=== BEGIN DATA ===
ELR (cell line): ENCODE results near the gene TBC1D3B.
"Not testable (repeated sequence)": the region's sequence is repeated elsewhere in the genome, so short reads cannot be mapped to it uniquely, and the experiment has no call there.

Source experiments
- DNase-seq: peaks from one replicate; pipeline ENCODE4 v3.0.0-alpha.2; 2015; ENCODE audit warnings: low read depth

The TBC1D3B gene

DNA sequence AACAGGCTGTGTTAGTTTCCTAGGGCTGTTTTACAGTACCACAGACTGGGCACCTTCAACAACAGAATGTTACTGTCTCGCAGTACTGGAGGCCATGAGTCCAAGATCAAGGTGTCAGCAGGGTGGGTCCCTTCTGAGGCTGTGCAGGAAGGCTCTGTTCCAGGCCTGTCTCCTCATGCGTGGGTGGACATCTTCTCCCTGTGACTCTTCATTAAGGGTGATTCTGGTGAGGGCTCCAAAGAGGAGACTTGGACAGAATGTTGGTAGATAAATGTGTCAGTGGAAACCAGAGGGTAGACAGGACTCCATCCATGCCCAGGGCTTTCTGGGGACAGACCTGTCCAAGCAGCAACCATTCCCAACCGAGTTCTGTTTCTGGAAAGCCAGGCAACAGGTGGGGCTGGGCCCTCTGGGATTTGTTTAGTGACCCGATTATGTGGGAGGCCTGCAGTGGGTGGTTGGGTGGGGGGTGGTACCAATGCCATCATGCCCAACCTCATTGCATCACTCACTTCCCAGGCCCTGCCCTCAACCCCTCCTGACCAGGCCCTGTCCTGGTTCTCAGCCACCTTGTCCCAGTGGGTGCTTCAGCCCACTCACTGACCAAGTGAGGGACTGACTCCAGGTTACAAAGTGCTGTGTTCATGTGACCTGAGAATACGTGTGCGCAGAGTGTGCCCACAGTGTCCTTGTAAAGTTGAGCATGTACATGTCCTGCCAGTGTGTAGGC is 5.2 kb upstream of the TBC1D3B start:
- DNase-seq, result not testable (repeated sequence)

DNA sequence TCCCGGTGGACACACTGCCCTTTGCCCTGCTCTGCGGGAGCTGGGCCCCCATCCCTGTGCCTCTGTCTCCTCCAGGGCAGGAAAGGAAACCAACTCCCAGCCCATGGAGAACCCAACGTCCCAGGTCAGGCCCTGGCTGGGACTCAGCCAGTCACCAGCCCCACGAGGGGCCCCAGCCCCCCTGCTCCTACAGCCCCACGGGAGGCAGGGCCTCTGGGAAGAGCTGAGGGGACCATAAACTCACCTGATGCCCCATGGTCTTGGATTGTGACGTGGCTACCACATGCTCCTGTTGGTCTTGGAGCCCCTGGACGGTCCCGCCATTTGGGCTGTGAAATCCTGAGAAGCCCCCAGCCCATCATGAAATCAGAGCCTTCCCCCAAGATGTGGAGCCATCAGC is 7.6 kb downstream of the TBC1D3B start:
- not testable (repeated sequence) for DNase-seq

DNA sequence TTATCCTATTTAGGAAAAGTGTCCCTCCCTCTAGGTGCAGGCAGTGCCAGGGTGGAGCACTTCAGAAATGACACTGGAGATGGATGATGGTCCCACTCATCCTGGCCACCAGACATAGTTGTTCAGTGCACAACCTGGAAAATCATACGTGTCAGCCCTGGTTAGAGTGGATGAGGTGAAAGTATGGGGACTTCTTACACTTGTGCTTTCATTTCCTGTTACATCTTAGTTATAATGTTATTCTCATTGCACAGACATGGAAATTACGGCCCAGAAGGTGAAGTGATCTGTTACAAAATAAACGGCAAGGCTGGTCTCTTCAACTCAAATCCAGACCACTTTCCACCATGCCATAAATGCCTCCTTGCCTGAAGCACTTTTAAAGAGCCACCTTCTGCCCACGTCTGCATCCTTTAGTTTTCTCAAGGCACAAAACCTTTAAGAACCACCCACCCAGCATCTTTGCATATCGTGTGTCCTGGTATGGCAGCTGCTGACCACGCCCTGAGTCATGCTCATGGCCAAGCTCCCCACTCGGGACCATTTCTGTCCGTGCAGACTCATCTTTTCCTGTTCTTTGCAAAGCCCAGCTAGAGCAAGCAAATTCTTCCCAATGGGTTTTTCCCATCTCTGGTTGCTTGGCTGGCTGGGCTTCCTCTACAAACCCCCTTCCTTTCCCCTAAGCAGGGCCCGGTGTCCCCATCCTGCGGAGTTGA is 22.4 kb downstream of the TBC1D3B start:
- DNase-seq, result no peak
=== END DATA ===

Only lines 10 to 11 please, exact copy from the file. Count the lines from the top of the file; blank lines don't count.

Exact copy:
DNA sequence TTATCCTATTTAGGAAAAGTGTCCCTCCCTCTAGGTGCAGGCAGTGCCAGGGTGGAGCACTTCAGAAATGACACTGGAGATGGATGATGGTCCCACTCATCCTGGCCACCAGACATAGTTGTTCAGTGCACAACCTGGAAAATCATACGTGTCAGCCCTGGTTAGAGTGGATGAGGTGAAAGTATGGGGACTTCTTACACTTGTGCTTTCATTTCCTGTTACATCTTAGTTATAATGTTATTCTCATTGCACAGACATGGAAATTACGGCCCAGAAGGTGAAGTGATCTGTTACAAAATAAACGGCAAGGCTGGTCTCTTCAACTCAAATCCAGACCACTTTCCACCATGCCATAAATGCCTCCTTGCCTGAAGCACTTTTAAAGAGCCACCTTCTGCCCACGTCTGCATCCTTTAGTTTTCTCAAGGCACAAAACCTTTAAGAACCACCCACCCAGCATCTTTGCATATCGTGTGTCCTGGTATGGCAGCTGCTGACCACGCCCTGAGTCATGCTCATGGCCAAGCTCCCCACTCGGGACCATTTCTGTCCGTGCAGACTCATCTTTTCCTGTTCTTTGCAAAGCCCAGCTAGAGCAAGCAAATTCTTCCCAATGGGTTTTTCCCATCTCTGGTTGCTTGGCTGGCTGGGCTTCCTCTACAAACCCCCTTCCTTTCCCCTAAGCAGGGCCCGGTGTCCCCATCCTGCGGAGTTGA is 22.4 kb downstream of the TBC1D3B start:
- DNase-seq, result no peak